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Where to Watch Birds in East Anglia: Cambridgeshire, Norfolk & Suffolk (cover)

Publisher: Helm, London

Publication Year: 2020

Binding: Softback

Page Count: 366

ISBN Number: 9781472962225

Price: £ 24.99

Where to Watch Birds in East Anglia: Cambridgeshire, Norfolk & Suffolk

Courtesy of its geographic position, diversity of lowland habitats and extensive coastline, East Anglia is high on the list of desirable UK birding destinations. Even in this age of web- and app-based resources, there is still a place for ‘where to watch’ books and this comprehensive site guide to such an attractive birding region will be of interest to local and visiting birdwatchers alike.

Overall, the book does a very good job of cramming in lots of information in a manageable format, including a liberal scattering of clear and largely accurate maps, and tabular summaries of expected species for all the main sites. One disadvantage of a printed site guide is the rate at which bird distributions are changing but the perilous status of Willow Tit in East Anglia, for example, is reflected as accurately as can be expected for a book published in 2020. Perhaps more surprising is the inclusion of at least one site that had already ceased to exist as a gull-watching spot long before the book’s publication: Blackborough End Tip.

I initially found the indexing system confusing, until I realised that the numbers alongside species names refer to sites rather than page numbers. This can make it hard to pin down mentions of a given species, particularly as some sites span up to six pages. Whilst recognising that public transport is limited in many parts of East Anglia, and cycling infrastructure less well developed than it should be, it was disappointing that many ‘Finding the site’ sections do not offer alternatives to the private car, nor information about access for people with a mobility impairment. Where either of these are mentioned, it is typically at the end of the section, rather than the start – an opportunity missed.

Locations are grouped in six sections: Cambridgeshire, The Fens and the Ouse Washes, Norfolk, Breckland, The Broads National Park, and Suffolk. The choice of sections makes perfect sense, even though some straddle one or even two county boundaries. However, considering that the Broads National Park is treated separately from Norfolk and Suffolk, it was odd to find sites such as Carlton Marshes SWT, whose website describes it as “the southern gateway to the Broads National Park”, in the Suffolk section. In contrast, all the sites covered in The Broads National Park section are in Norfolk. In addition to the main sites, there are also ‘subsidiary’ sites; it would have been good to see this term explicitly defined in ‘How to use this book’. Site names are listed in the Contents, by area, but not indexed at the end. This might make it hard to navigate for anyone who has heard a particular site being mentioned but is not sure which part of East Anglia it is in.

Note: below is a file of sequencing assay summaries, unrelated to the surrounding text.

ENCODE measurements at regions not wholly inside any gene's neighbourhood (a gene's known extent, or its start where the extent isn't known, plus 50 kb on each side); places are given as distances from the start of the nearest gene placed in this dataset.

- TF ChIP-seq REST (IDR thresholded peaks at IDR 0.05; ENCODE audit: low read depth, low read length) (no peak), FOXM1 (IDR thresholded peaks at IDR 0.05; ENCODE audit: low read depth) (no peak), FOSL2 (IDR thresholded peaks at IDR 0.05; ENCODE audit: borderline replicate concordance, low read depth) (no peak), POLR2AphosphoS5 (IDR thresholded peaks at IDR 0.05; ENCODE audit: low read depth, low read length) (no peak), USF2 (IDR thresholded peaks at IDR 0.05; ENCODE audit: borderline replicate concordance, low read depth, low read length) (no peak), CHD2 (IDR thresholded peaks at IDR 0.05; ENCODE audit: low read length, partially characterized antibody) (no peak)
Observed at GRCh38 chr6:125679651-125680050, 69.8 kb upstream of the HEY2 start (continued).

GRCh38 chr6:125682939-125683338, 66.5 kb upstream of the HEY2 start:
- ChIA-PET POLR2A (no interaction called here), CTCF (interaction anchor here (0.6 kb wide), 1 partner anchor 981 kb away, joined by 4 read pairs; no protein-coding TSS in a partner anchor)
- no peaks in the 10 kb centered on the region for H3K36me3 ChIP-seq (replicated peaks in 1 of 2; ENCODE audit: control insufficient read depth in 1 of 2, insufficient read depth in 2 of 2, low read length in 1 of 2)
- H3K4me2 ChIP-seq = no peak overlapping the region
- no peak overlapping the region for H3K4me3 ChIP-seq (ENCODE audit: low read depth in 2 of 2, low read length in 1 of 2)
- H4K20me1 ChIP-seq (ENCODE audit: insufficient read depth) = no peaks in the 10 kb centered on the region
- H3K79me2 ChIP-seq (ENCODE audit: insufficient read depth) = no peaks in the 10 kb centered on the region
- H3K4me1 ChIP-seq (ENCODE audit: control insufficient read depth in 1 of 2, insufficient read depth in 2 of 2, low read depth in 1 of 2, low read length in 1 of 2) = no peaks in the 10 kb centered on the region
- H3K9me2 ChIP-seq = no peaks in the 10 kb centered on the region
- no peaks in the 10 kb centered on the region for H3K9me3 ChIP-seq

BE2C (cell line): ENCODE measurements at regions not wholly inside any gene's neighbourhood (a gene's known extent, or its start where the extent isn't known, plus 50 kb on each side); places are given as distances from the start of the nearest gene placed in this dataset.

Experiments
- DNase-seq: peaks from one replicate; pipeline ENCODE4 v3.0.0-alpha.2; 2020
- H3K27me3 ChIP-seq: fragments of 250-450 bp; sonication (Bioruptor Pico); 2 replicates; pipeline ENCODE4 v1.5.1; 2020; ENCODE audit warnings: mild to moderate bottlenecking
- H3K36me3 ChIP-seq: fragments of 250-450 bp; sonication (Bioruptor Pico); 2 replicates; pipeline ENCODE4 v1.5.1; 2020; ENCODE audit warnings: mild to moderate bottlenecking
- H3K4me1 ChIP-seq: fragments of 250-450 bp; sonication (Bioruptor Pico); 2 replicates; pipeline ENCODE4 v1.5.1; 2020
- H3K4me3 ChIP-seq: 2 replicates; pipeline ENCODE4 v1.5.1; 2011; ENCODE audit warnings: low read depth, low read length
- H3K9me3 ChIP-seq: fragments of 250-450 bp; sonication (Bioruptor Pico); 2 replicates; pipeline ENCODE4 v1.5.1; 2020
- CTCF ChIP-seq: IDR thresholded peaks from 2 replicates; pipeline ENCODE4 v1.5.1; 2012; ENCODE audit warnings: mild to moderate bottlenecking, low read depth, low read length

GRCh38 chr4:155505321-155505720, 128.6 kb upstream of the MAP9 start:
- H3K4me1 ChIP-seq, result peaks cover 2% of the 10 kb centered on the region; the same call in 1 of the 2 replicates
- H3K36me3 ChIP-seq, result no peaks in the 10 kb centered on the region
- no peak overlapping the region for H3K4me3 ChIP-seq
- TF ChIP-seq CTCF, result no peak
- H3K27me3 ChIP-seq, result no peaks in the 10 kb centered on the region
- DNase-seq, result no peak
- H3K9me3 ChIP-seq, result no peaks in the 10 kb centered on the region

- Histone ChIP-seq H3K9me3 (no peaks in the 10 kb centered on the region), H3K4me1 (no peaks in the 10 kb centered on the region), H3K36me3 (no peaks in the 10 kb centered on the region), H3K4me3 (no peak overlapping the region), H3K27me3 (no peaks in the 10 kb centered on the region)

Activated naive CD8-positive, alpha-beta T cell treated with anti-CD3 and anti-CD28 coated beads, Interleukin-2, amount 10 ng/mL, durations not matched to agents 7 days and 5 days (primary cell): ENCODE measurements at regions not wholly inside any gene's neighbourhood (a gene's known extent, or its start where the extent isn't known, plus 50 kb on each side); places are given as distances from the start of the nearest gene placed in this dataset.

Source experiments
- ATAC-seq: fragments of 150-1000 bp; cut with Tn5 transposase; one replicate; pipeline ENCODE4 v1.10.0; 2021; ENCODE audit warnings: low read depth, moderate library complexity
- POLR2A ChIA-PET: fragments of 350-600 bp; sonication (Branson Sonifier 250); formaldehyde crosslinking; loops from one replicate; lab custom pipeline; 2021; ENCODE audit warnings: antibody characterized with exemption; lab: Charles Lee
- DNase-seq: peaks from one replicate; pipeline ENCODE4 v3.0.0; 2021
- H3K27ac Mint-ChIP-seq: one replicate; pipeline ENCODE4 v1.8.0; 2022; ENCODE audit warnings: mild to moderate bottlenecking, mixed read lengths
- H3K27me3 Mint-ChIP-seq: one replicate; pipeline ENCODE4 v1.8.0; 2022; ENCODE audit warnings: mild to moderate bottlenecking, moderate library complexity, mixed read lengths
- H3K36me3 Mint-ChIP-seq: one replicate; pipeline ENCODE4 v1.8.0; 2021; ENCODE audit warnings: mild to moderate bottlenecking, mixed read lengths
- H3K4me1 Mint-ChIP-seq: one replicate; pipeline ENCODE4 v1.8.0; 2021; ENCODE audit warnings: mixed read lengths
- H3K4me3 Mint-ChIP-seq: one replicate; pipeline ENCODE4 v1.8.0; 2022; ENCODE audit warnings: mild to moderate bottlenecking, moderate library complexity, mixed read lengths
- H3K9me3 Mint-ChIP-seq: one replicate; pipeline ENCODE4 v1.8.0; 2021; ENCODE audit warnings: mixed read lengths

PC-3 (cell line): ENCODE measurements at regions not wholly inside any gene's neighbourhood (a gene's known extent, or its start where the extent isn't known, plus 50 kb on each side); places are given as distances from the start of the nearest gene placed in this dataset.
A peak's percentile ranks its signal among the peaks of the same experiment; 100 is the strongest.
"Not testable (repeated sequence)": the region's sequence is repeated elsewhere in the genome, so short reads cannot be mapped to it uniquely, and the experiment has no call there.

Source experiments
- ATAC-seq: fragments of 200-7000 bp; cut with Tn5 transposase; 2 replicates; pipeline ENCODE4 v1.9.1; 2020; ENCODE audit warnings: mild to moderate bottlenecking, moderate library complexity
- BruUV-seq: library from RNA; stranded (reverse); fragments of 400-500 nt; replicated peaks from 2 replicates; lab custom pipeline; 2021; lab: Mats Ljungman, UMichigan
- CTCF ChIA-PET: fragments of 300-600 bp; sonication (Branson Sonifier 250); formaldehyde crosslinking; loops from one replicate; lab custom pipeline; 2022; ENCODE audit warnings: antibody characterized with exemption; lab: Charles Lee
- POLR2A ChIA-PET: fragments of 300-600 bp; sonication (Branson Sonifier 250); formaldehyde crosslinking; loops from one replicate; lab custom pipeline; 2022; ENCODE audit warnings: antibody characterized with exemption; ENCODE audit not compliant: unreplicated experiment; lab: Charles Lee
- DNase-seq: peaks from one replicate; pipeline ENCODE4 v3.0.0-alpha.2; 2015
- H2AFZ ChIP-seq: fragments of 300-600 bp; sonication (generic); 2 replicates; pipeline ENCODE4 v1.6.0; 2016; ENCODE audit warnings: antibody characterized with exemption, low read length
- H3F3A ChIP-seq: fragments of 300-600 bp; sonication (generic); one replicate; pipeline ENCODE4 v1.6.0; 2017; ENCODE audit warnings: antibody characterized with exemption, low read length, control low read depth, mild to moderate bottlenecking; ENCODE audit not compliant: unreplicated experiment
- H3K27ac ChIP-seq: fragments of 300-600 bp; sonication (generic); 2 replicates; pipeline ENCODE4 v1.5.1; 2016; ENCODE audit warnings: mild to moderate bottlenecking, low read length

Having visited most of the ~150 sites covered, and being familiar with around half of them, I found the majority of entries to be accurate, informative and enticing. There are some minor inaccuracies, such as the suggestion that Wood Sandpiper is “among the scarcer species” that can be encountered at RSPB Snettisham, whilst White-rumped Sandpiper is described as a “remote possibility” (along with Pectoral and Buff-breasted Sandpipers). In reality, White-rumped Sandpiper is far more frequently recorded than Wood Sandpiper there, due to the largely saline/brackish nature of the wader habitat. One site inclusion and one omission caught my eye: Scolt Head Island is given two pages, including a small map that is of very limited value. However, this site is difficult to reach and explore, hence not suitable for one of the book’s key target audiences (according to the introduction): first-time visitors to the region. In contrast, BTO Nunnery Lakes, with its diverse mix of wetland, woodland and drier habitats – and within easy reach of several key Breckland sites – does not even feature as a subsidiary site.

By and large though, this book stakes a strong claim to being “the definitive guide to the birding highlights of the region”, as stated on the back cover, and certainly “contains a comprehensive review of all the major sites, and many lesser-known ones” that will interest any birdwatcher destined for this bird-rich corner of Britain.

Book reviewed by Nick Moran

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